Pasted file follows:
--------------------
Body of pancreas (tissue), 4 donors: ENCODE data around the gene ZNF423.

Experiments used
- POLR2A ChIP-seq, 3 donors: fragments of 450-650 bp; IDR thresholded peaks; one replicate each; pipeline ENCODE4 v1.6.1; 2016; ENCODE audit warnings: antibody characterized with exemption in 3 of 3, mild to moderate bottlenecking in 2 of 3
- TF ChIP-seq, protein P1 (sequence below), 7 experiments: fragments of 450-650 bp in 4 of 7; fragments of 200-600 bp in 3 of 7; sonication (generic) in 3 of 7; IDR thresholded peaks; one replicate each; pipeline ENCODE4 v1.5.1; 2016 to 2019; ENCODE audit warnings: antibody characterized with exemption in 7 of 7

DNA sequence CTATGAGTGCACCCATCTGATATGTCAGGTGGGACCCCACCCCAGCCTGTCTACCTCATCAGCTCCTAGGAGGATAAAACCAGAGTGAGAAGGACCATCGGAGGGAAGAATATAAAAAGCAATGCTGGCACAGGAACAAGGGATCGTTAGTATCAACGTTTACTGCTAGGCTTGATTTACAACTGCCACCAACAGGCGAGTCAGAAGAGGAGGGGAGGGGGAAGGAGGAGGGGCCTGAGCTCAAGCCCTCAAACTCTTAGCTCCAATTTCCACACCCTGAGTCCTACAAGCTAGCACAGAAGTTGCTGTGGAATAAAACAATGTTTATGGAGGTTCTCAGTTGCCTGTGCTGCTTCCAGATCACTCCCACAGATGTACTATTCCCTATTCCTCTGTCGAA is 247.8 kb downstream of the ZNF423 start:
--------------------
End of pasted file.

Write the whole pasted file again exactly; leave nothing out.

Body of pancreas (tissue), 4 donors: ENCODE data around the gene ZNF423.

Experiments used
- POLR2A ChIP-seq, 3 donors: fragments of 450-650 bp; IDR thresholded peaks; one replicate each; pipeline ENCODE4 v1.6.1; 2016; ENCODE audit warnings: antibody characterized with exemption in 3 of 3, mild to moderate bottlenecking in 2 of 3
- TF ChIP-seq, protein P1 (sequence below), 7 experiments: fragments of 450-650 bp in 4 of 7; fragments of 200-600 bp in 3 of 7; sonication (generic) in 3 of 7; IDR thresholded peaks; one replicate each; pipeline ENCODE4 v1.5.1; 2016 to 2019; ENCODE audit warnings: antibody characterized with exemption in 7 of 7

DNA sequence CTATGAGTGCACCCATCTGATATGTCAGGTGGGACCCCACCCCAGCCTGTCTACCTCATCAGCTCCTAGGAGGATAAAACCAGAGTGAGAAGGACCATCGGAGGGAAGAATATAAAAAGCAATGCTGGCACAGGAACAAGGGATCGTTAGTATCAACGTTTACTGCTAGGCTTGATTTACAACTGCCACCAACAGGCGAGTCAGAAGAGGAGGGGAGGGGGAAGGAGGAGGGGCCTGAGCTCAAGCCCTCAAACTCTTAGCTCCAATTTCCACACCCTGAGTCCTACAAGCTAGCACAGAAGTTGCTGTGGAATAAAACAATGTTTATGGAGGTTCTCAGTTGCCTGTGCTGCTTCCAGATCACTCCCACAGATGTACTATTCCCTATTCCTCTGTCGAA is 247.8 kb downstream of the ZNF423 start: